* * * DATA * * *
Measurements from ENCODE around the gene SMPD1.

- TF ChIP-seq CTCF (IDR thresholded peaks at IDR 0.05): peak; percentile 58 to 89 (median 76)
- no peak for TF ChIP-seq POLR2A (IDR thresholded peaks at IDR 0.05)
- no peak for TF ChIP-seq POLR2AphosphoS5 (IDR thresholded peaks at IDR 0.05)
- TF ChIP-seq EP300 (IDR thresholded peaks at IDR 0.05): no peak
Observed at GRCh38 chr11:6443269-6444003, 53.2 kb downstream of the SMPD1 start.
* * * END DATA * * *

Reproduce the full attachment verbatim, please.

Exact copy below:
Measurements from ENCODE around the gene SMPD1.

- TF ChIP-seq CTCF (IDR thresholded peaks at IDR 0.05): peak; percentile 58 to 89 (median 76)
- no peak for TF ChIP-seq POLR2A (IDR thresholded peaks at IDR 0.05)
- no peak for TF ChIP-seq POLR2AphosphoS5 (IDR thresholded peaks at IDR 0.05)
- TF ChIP-seq EP300 (IDR thresholded peaks at IDR 0.05): no peak
Observed at GRCh38 chr11:6443269-6444003, 53.2 kb downstream of the SMPD1 start.